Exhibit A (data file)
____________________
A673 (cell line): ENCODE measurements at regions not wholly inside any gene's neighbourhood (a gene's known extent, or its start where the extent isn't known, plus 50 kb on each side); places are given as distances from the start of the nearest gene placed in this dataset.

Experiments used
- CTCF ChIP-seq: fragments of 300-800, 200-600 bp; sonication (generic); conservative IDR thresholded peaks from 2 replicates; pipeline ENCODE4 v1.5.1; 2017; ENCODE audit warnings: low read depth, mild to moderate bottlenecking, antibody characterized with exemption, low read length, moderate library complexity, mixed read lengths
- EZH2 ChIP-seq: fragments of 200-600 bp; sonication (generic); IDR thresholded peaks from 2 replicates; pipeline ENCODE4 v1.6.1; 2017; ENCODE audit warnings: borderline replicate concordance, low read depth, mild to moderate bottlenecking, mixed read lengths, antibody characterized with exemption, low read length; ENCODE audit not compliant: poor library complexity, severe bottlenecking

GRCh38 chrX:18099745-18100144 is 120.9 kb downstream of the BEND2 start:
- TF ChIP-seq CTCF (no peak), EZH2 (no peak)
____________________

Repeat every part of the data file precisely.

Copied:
A673 (cell line): ENCODE measurements at regions not wholly inside any gene's neighbourhood (a gene's known extent, or its start where the extent isn't known, plus 50 kb on each side); places are given as distances from the start of the nearest gene placed in this dataset.

Experiments used
- CTCF ChIP-seq: fragments of 300-800, 200-600 bp; sonication (generic); conservative IDR thresholded peaks from 2 replicates; pipeline ENCODE4 v1.5.1; 2017; ENCODE audit warnings: low read depth, mild to moderate bottlenecking, antibody characterized with exemption, low read length, moderate library complexity, mixed read lengths
- EZH2 ChIP-seq: fragments of 200-600 bp; sonication (generic); IDR thresholded peaks from 2 replicates; pipeline ENCODE4 v1.6.1; 2017; ENCODE audit warnings: borderline replicate concordance, low read depth, mild to moderate bottlenecking, mixed read lengths, antibody characterized with exemption, low read length; ENCODE audit not compliant: poor library complexity, severe bottlenecking

GRCh38 chrX:18099745-18100144 is 120.9 kb downstream of the BEND2 start:
- TF ChIP-seq CTCF (no peak), EZH2 (no peak)